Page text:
Having first heard those numbers, The Market Now thought, “Whoa.” Now that Alibaba’s financial info is out in its first public filing, they actually feel too low.
Here’s why: In the last nine months of 2013 (Alibaba’s fiscal year goes through March 31, so full-year numbers aren’t available yet) Alibaba earned $2.82 billion. That is essentially the same as EBay Inc.’s $2.86 billion for the full year of 2013. So right now Alibaba is already earning more than EBay, which has a market capitalization of $63 billion.
The big difference is that EBay’s profits are roughly flat. Net income actually fell from 2011 to 2012. Meanwhile, Alibaba’s have exploded. Its earnings doubled from March 2011 to March 2012, doubled again the next year, and are on pace to more than double for this year. If every dollar of Alibaba’s profits was valued the same as EBay’s, Alibaba would already be approaching that $100 billion market capitalization.
Almost certainly the market will value each dollar of Aibaba’s earnings at more than that. It’s not really meaningful to compare Alibaba’s financials directly with Amazon.com Inc., because Amazon makes so little money. But you might think of Alibaba as a stock with a story like Amazon’s (market cap $133 billion), profits better than EBay’s (market cap $63 billion) and growth faster than Facebook (market cap $147 billion). So what does that add up to?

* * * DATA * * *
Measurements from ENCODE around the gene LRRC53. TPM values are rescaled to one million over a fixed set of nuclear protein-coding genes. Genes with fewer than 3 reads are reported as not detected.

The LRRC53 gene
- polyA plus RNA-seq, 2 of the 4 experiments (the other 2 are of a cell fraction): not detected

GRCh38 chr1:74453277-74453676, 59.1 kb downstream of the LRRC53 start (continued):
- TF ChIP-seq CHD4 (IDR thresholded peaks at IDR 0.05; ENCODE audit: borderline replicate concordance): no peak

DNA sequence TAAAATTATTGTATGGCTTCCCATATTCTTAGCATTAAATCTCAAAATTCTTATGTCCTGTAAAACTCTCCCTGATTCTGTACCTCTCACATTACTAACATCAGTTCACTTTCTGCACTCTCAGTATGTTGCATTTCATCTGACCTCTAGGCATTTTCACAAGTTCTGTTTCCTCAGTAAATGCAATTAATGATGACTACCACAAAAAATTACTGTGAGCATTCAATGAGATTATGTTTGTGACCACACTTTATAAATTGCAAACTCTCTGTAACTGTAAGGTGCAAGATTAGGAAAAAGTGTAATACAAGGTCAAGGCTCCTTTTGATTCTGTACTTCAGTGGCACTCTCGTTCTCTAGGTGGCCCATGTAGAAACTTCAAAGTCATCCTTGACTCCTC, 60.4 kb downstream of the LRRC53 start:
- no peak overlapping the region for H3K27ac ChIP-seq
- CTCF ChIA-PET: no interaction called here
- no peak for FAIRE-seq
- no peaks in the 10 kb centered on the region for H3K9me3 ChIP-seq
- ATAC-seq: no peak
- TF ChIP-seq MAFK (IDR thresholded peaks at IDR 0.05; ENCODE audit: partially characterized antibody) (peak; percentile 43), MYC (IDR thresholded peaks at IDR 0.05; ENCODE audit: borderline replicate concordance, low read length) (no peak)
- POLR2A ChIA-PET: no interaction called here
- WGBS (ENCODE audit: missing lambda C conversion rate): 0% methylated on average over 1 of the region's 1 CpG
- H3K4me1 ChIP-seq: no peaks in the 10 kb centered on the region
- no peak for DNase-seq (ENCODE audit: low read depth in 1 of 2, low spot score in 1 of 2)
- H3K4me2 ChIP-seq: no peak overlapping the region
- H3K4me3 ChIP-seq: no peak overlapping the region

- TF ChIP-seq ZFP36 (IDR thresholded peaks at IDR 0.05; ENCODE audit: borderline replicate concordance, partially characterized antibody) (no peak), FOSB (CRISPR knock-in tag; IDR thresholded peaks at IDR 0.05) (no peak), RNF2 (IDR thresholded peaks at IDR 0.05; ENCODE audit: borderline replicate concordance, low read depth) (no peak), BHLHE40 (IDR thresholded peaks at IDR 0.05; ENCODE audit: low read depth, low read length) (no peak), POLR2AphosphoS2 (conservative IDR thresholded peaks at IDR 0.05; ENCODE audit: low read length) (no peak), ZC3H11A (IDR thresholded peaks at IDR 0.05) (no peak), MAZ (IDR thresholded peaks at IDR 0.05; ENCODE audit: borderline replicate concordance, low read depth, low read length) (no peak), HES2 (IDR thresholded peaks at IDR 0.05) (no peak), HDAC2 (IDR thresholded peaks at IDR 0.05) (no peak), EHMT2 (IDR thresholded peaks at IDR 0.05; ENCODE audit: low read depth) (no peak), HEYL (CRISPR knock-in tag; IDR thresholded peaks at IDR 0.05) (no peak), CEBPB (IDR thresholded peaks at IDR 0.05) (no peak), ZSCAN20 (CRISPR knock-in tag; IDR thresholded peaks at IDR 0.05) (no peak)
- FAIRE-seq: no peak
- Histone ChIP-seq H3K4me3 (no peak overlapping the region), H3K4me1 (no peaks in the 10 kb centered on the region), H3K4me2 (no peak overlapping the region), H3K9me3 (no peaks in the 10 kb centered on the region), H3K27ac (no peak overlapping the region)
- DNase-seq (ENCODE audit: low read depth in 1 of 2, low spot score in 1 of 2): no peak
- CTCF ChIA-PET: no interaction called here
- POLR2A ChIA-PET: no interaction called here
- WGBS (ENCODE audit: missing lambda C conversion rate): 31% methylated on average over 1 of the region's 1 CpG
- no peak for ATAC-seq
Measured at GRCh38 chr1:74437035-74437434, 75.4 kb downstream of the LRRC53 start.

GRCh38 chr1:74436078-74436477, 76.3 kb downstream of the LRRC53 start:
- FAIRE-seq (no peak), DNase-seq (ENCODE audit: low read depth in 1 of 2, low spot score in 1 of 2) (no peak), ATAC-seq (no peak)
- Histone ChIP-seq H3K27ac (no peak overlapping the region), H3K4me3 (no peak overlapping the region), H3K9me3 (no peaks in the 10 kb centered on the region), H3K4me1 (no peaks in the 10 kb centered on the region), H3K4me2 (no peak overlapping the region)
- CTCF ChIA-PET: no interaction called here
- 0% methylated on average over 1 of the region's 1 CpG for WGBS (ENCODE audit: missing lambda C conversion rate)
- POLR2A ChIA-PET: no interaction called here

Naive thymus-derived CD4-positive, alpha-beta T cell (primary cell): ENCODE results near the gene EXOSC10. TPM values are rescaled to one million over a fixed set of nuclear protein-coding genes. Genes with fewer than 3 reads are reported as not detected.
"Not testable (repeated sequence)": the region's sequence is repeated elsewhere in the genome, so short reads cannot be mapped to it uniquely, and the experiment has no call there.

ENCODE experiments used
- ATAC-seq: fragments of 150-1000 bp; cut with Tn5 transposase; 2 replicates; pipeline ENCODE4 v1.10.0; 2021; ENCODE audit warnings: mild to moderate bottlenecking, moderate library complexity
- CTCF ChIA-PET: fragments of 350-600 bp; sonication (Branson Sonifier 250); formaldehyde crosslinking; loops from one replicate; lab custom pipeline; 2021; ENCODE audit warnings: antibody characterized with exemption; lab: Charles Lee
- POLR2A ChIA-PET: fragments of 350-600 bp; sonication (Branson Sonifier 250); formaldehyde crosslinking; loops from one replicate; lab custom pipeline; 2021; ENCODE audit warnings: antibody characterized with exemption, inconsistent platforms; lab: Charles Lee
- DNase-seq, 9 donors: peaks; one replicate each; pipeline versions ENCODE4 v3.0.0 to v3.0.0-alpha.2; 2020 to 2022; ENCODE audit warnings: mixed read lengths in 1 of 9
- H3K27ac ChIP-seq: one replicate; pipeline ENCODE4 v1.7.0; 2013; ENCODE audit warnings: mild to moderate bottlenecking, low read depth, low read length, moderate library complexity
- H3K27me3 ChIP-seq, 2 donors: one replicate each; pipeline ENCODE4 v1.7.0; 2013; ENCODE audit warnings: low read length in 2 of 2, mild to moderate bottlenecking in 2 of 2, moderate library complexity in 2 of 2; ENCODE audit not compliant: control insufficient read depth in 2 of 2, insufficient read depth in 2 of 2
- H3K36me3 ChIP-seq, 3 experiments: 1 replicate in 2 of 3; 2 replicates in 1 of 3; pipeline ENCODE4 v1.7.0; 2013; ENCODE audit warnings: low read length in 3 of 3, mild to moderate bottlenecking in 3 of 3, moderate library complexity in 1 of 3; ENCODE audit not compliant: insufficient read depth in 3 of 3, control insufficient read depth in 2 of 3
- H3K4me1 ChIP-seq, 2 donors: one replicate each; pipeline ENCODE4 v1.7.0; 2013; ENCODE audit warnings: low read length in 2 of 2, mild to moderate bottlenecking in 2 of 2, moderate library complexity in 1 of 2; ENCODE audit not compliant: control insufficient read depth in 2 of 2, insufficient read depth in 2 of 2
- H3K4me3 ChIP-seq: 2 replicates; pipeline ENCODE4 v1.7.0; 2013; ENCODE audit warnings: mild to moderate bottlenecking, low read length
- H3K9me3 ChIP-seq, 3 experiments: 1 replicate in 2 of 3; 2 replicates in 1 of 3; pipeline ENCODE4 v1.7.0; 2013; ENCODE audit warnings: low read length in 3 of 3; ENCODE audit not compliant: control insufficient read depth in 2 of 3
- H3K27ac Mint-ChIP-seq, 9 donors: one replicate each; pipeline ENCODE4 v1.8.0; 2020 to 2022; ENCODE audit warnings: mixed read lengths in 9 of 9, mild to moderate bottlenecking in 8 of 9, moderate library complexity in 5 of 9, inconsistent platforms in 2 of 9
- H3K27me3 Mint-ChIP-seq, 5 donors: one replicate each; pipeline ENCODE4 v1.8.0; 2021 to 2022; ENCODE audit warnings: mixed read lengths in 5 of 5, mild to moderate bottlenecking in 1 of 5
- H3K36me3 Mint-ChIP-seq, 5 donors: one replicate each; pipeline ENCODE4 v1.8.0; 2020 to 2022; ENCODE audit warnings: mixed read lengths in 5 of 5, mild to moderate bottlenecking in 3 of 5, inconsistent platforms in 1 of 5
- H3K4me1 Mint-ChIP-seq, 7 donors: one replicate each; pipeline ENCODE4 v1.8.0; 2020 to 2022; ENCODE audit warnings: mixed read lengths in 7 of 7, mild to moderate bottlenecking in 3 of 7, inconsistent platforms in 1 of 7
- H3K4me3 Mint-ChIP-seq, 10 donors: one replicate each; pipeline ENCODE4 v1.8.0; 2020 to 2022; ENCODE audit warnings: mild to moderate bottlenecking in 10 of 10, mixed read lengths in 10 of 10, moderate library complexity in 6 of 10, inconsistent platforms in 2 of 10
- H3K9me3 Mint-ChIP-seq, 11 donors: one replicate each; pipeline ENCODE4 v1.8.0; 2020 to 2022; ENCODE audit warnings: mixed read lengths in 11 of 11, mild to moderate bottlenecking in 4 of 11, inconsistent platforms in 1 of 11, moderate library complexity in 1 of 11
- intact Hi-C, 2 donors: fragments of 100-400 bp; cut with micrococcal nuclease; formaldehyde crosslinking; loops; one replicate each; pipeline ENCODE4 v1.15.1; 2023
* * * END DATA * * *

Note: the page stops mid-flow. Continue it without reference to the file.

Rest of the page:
PS: Don’t take any of this as a judgement on the absolute long-term worth of EBay, Amazon, or Alibaba. The market may be overvaluing EBay and investors have been spectacularly indulgent of Amazon. The point here is that if investors tote up the value of Alibaba’s earnings in the way that they have those of other internet companies — and there’s every reason to think they will — then we’ll see a sky-high market cap at the IPO.